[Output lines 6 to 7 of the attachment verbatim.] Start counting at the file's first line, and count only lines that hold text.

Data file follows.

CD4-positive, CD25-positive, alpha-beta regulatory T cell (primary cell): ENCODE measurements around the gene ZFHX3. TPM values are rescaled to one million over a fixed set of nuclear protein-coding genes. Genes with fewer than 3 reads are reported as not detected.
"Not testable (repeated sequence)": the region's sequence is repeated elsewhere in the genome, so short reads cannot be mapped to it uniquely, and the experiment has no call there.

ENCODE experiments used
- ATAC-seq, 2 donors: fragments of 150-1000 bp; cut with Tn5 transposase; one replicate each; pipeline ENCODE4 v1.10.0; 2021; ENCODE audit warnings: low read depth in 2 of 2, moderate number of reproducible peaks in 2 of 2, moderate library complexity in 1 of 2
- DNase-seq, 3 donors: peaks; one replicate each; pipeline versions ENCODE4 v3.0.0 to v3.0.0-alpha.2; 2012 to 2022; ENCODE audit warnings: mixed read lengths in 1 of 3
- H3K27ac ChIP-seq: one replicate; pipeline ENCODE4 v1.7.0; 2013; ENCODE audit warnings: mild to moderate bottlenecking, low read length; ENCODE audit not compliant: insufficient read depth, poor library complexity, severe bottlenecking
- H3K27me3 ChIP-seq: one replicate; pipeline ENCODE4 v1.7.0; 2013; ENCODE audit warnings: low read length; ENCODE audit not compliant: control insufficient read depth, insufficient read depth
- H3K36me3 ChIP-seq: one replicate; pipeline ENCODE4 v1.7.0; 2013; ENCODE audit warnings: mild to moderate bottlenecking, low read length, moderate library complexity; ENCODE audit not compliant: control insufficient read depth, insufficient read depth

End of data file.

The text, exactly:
- H3K27ac ChIP-seq: one replicate; pipeline ENCODE4 v1.7.0; 2013; ENCODE audit warnings: mild to moderate bottlenecking, low read length; ENCODE audit not compliant: insufficient read depth, poor library complexity, severe bottlenecking
- H3K27me3 ChIP-seq: one replicate; pipeline ENCODE4 v1.7.0; 2013; ENCODE audit warnings: low read length; ENCODE audit not compliant: control insufficient read depth, insufficient read depth